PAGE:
Chase: “That is the one thing I like about hip-hop is the freedom we have to write about a lot of different topics and how real it seems to be. I know that I focus on lyrics and pay attention to what people are saying in their songs regardless of the genre. I know a lot of people just listen to the beat or the chorus or the rhythm, but I listen to what people say.
There are so many pop songs and rock songs where if you listen to what they say, they really aren’t saying anything. There’s nothing there, and what they are saying doesn’t make sense half of the time.
I like hip-hop because it is saying something most of the time. And it is doing it in a very clever way. And now that we have all of this history behind us, it is starting to get recognized and appreciated. Hip-hop is no longer seen as a fad. We have rich history we can look back on and celebrate and I think that is amazing.”
Witness: “I do too. As it gets older, it becomes a different animal. There’s a picture floating around online of Ice Cube in his NWA days.

He’s got his full get-up, super-threatening picture and underneath it, there’s a picture of him from one of his movies where he’s got a life vest on and a fishing rod. You look at it and it’s kind of sad, but it’s kind of realistic too. People grow up. Hip-hop grows up.

I think that there is definitely a threat that as hip-hop gets older and a little bit more common that people will look at it as a safe thing. I think that is the most dangerous thing for it.
Personally, I started off writing mostly political stuff. Eventually I got so burned out being worried about politics that I shifted my focus.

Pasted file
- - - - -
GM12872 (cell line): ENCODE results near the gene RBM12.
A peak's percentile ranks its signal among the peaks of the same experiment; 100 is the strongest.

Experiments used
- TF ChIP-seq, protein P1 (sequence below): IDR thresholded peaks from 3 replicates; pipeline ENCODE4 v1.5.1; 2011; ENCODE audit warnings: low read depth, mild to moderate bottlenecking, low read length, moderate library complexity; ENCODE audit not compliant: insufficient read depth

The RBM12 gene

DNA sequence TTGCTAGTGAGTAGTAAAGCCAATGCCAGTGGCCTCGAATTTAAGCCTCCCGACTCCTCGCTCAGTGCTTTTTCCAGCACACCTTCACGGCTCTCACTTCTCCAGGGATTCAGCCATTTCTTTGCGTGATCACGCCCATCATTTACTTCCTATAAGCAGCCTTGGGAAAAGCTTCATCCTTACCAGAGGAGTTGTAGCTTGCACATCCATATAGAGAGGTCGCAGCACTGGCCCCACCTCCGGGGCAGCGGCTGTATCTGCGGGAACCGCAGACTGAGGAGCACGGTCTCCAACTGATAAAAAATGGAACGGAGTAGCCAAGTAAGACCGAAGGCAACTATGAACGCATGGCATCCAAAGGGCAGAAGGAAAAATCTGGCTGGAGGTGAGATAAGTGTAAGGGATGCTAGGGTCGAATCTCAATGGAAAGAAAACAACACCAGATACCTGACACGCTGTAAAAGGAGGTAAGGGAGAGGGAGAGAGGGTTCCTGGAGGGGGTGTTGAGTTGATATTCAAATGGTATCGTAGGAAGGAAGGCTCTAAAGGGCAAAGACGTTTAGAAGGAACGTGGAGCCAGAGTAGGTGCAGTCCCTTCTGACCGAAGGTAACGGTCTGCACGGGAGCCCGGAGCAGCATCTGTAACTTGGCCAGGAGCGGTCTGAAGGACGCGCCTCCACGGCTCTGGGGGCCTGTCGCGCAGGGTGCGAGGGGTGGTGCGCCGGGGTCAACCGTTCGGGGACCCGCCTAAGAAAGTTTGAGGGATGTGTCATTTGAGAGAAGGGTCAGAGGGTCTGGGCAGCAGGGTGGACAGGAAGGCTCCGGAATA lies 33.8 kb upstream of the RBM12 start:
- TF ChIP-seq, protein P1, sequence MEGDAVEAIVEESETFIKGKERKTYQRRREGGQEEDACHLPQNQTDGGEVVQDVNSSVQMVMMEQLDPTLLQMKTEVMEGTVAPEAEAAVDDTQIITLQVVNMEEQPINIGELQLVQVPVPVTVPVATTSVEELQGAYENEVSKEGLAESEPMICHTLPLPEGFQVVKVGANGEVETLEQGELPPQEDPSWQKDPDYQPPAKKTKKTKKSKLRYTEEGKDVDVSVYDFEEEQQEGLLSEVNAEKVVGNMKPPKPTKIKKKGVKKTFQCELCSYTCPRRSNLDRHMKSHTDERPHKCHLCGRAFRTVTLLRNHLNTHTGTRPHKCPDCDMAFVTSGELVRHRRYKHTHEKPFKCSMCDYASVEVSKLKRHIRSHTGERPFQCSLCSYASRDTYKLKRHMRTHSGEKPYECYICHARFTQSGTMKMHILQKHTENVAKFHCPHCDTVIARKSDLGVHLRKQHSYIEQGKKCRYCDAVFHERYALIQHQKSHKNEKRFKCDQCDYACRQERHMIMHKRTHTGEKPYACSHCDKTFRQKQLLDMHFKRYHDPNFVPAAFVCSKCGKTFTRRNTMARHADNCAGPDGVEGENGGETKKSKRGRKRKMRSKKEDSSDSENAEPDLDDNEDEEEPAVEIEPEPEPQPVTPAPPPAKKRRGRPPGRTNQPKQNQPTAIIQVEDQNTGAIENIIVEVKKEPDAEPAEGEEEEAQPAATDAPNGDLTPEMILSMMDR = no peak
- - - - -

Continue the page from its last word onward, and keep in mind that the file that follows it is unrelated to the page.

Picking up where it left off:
I don’t think hip-hop should ever become something like what punk rock became. I don’t think it should be anything where its roots are lost.
It was people coming out and saying things that perhaps you’re parents don’t want you to be listening to, which does have a value to it because those things are real. There are definitely records out there where people are talking about stuff they’ve never done, but there are just as many records out there where guys are talking about things that legitimately happen.
So as an MC who doesn’t talk about a lot of that stuff, I still have a love for it. Those are the records I grew up on. There’s a lot of reality in those records. That is what is going to keep hip-hop alive, that broad range of material.
Like Odd Future. Some people might call it horrorcore, which it basically is. But, you still need people that are talking about the ugly things just as much as you need everyone else talking about all the beautiful things. The best MCs are the ones who are going to bring both to the plate.”
Chase: “On that note, let’s play ‘Beautiful’ by Masta Ace and then come back and talk some more with hip-hop producer and emcee Witness.”
Chase: “Remember to come back tomorrow to continue reading this transcript. If you don’t want to wait that long you can download the whole show right now or stream it with the player below. Thanks for tuning in.”